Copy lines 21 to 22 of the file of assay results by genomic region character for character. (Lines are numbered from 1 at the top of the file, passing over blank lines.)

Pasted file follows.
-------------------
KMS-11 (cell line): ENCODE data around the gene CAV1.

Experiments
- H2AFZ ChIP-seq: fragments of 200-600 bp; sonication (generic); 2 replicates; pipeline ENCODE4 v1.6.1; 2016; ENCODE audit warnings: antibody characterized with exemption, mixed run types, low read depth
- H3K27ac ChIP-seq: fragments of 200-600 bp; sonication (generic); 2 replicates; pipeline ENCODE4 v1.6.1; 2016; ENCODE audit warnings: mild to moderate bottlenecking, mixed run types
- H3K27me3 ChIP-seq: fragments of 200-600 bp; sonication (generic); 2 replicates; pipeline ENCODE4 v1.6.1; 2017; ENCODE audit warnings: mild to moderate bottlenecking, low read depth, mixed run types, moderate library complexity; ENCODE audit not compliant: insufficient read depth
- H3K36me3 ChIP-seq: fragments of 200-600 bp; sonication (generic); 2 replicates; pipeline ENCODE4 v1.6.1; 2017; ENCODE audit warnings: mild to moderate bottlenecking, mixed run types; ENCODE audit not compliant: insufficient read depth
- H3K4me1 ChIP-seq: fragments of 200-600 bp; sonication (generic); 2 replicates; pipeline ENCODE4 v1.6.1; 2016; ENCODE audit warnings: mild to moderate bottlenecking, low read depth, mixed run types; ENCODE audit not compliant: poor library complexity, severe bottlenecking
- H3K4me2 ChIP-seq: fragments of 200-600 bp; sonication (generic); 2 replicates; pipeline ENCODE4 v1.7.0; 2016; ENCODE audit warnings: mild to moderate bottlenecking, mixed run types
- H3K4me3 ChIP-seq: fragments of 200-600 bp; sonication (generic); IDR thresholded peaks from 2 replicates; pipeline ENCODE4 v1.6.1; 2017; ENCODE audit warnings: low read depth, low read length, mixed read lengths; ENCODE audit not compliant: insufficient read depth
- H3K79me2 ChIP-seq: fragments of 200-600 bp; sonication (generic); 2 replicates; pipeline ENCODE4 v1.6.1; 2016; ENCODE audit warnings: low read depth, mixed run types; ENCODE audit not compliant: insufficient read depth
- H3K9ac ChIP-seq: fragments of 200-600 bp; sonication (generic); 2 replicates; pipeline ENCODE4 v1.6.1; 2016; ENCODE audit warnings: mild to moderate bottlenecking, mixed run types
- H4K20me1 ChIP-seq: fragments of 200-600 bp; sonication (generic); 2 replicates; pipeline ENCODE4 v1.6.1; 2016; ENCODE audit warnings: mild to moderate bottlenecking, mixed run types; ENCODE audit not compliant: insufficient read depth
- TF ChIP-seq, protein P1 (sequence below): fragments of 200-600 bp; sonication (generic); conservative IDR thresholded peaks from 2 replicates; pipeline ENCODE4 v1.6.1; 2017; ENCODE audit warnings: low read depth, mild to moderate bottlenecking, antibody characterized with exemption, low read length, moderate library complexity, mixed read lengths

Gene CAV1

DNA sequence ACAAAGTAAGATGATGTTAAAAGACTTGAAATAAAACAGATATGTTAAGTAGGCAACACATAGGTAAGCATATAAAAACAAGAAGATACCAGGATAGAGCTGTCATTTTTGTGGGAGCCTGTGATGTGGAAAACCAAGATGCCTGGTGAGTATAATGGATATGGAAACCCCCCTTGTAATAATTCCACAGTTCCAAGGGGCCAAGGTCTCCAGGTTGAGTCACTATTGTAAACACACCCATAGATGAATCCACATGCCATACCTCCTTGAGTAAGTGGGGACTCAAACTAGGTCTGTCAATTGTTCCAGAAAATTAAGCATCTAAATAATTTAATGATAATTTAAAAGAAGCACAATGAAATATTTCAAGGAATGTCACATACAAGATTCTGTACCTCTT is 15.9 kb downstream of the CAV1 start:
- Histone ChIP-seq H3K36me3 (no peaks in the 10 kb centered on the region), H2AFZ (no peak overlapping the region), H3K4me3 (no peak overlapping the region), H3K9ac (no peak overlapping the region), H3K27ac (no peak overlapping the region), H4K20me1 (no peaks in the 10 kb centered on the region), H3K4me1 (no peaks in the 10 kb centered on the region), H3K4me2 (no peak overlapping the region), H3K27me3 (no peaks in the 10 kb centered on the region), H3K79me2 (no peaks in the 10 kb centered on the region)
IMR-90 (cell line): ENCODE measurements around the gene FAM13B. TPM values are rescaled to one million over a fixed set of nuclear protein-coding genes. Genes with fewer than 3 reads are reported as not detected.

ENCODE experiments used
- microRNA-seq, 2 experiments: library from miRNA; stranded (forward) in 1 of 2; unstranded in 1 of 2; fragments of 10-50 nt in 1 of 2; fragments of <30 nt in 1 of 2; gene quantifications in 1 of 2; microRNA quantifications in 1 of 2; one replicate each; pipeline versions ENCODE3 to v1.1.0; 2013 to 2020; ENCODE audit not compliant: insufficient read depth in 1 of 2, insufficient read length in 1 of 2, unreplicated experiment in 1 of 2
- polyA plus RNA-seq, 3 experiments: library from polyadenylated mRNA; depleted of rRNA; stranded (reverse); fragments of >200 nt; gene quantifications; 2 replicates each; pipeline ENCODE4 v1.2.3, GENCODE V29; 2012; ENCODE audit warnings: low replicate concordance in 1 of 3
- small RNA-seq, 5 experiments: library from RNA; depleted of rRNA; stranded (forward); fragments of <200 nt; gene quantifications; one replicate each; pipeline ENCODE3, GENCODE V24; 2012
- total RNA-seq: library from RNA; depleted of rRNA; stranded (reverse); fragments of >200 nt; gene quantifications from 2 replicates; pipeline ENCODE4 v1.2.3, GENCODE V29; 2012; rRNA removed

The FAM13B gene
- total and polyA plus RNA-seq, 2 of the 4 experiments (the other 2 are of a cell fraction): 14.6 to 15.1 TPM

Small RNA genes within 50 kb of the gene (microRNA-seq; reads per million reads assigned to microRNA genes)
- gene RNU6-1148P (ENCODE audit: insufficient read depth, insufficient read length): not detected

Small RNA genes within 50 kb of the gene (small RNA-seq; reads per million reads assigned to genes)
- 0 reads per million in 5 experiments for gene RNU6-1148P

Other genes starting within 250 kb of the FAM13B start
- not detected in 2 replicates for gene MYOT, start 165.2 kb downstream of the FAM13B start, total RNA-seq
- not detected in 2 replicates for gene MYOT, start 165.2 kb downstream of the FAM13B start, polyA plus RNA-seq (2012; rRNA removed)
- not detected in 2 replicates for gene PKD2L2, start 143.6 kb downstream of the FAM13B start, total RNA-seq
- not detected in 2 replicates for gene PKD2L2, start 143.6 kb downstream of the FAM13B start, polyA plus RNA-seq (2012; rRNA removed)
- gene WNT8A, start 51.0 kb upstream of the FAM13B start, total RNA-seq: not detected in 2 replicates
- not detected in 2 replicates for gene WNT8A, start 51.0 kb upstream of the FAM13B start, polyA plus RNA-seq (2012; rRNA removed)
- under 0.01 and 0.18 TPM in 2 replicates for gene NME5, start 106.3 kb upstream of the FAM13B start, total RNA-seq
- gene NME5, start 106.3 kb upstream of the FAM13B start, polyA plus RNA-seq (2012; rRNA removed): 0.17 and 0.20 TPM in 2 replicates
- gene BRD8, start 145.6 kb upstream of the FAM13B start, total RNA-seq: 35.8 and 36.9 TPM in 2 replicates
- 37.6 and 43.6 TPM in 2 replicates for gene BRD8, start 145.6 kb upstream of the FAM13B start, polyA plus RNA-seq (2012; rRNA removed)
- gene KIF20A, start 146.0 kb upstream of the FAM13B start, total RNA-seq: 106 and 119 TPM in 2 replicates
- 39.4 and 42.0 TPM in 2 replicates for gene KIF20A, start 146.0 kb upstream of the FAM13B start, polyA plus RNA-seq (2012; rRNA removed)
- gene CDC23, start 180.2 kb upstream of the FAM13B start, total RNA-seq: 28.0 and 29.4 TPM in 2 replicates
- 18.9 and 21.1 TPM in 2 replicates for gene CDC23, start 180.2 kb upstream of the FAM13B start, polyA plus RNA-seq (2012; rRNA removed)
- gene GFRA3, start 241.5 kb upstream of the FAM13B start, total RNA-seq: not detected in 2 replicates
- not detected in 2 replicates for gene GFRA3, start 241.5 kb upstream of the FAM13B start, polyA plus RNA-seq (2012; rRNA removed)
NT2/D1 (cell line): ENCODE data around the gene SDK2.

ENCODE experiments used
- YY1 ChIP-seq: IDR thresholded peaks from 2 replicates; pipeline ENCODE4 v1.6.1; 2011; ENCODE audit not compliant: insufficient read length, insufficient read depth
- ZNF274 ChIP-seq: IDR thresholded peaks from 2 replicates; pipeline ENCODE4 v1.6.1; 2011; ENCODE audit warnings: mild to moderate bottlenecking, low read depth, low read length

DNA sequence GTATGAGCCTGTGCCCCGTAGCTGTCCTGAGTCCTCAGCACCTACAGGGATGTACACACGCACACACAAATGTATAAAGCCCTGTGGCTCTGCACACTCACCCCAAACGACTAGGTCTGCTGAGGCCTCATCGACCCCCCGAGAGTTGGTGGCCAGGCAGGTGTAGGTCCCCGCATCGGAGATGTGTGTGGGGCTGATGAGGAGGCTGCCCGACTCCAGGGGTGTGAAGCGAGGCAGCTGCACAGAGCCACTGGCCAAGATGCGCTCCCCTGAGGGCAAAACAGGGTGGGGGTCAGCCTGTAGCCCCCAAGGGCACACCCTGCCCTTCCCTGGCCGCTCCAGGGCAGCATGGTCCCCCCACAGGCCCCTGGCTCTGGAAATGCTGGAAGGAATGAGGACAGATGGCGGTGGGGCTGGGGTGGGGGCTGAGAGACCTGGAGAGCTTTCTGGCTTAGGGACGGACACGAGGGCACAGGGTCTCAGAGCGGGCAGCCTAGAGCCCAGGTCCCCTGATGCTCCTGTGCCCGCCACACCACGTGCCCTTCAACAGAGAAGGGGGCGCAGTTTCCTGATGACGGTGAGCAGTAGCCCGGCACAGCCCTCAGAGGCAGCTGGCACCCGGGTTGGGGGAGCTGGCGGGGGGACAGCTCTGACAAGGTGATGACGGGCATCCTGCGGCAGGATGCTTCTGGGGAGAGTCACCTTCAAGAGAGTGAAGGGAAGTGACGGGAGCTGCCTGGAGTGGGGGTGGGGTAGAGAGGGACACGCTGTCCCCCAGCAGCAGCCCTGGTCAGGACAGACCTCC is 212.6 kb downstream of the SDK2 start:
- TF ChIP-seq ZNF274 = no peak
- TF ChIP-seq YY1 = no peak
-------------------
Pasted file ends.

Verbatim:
- small RNA-seq, 5 experiments: library from RNA; depleted of rRNA; stranded (forward); fragments of <200 nt; gene quantifications; one replicate each; pipeline ENCODE3, GENCODE V24; 2012
- total RNA-seq: library from RNA; depleted of rRNA; stranded (reverse); fragments of >200 nt; gene quantifications from 2 replicates; pipeline ENCODE4 v1.2.3, GENCODE V29; 2012; rRNA removed